After getting home, the reality of the problem of having taken morphine and Cocodamol for two days set in. Accident on Monday lunchtime, home on Wednesday afternoon, conducted a Maths tutoring lesson on Thursday, plus another meeting on that topic. I felt great. But then on Friday, my digestive system decided it needed to make room for breakfast, and that was painful. And no room to speak of was made. All morning, various drugs and plugs to help out were administered. Friday was a difficult day! That evening, matters (!) eased a bit, and Saturday has been an improvement. More drugs and plugs Sunday!
So part of the reality of my accident wasn’t just the bone breaks, but the unexpected “bonus” of the side effects of the pain killers. Even thinking about sitting on a saddle sends a shudder down my spine to the affected area!
Looking at the injuries, and hearing eyewitness accounts, it seems I fell to the left, landed on the road near, or even on the kerb on my left side and back, plus caught the inside of my left armpit/shoulder on the handlebar stem, where the Garmin was mounted. That fell off, and the ONLY other bike damage was the usual scuff to the left edge of the saddle.
The bruising seems to indicate the left side fall too:
I had no tears to clothing, but then I always try to wear two layers, because then any friction is taken up between the two layers, not between one layer and my skin.
On this short trip I didn’t wear my Gore undershorts that I usually do, and as expected, the only slight “rash” was in that upper outer thigh area, on the left of course, where I only had one layer, but even then the cycling shorts didn’t tear. Elsewhere just bruising, no road rash.
A good deal of bruising appeared over my left clavicle, which might have broken at a 35 year old previous break, and it this I will need to have assessed in a couple of weeks.
No bruising to the head (slightly tender, but very slightly, in two places, but clearly the helmet has done its job. I picked it not by brand or price, but because of all those that Condor in London stocked, its inner shape matched my head the best.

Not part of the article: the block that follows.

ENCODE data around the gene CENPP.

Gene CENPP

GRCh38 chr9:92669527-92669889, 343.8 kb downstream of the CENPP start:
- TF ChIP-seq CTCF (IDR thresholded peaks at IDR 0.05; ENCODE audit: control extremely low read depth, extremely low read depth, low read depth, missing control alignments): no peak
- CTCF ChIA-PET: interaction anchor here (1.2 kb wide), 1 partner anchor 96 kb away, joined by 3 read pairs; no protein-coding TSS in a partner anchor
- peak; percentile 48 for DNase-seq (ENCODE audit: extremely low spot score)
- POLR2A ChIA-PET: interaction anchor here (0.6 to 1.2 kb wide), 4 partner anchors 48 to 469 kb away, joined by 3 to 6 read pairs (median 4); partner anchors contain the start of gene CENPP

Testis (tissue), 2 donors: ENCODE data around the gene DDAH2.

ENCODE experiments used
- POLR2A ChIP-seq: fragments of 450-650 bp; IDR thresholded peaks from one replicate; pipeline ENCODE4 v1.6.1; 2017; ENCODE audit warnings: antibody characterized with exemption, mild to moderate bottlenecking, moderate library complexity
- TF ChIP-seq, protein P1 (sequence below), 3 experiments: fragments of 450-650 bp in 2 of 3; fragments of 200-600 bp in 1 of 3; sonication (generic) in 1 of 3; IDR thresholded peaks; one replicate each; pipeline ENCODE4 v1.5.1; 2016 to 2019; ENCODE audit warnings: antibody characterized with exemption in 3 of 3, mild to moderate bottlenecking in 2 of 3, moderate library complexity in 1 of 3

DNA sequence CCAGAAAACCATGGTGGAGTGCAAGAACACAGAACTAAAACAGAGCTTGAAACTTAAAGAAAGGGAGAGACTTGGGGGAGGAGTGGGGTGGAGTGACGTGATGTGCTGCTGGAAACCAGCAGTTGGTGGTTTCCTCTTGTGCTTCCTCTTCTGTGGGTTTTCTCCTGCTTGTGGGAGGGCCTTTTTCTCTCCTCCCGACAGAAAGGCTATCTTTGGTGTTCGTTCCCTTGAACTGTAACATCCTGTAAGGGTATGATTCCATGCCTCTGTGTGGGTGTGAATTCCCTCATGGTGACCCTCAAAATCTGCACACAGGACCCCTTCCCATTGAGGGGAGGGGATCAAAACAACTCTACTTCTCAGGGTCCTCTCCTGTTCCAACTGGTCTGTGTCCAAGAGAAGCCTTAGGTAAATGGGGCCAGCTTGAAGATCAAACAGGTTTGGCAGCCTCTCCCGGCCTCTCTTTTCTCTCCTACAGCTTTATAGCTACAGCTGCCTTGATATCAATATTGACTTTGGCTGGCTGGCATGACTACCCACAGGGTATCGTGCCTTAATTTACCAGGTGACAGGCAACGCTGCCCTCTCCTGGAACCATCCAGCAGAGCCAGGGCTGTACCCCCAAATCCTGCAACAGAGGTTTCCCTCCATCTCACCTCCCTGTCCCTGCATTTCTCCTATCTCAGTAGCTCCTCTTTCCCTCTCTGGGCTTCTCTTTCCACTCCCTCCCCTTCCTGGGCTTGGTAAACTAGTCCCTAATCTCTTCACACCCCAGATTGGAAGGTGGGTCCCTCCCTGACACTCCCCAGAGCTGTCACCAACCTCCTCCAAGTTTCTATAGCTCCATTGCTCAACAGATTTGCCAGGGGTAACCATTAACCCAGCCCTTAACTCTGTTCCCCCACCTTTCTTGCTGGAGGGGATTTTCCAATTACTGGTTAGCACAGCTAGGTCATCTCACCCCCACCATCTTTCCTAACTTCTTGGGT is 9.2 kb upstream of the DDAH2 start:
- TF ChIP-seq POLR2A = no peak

There are NO pressure points, just an even fit all around. I think that’s very important. Just like shoes, and maybe especially ski boots, different manufacturers have a different default last, and it’s good to try out a lot to get the last that fits you!
Medium term rehabilitation
The received wisdom is that muscular strength from training starts to reduce after 3 days of no activity, but that cardio-vascular fitness is slower to decline – but of course DOES decline.
All my blood pressure tests, with pulse and oxygen saturation were fine, tested at least 6 times during my hospital stay. Mostly my pulse was at 55 resting, and BP near 120:80, and oxygen >96%.
I was on 2 litre per hour oxygen for a day or so, but didn’t need it after that:
In the case of rib fractures, with the reduced ability to breathe in fully, there is the issue that bronchial sounds at the base of the affected lung betray affected and reduced movement of air through the lungs. Painkillers are supposed to allow the victim to breathe more fully, and where possible to cough to help remove fluid from the affected lung, but this can be painful and difficult. I still have that six days later.
So return to my foregoing fitness, and reduced weight, is going to take time. At the moment I’m hoping we will be able to take bikes on holiday as planned and get miles in wherever we stop in the Motorhome.
The turbo will help before then, but at the moment, the relevant part of my anatomy doesn’t feel like sitting on a saddle!
Warm baths are fantastic, and this afternoon a jacuzzi is on the cards, so at present I’m just trying to keep comfortable in that way. A little swimming will help with some full body exercise in a supported environment. Walking the dog (Gandhi) has never been such a big part of my exercise regime!
I wasn’t planning any racing this year (!) but I would like to get back to what passes for full fitness for a 69 year old. I had been doing quite well!
Onwards and upwards!
I have heard all sorts of reasons why cycling helmets are unnecessary, undesirable or counter-productive. This article is a rebuttal of some of these extraordinary views.
Cushioning an impact
RATE of energy transfer is closely related to acceleration (hit by car) or deceleration (as car occupant); a change in velocity over a shorter distance is higher accel/decel. (Measured over time this would equivalently be a change in momentum, and so the impact is IMPULSIVE over time. Impulse analysis tends to be used for things like billiard ball collisions (you can draw the analogies yourself!) because the impact is pretty much instantaneous, at a point on the table, not over a distance. In such impacts, kinetic energy is not transferred perfectly (e.g. heat and sound consume some) but momentum is transferred.)
Grand Prix drivers like to have run off areas, and/or something equivalent to rubber tyres beyond that at the side of the track to increase the distance over which energy is transferred, thus reducing deceleration. But they still wear helmets for all the reasons argued in this article. Yes, the helmets are bigger and more robust, but the speeds are correspondingly much higher, and in general, helmets at the extreme are still designed to act like crumple zones (a painful analogy in this case) to increase that distance over which energy is transferred to the head.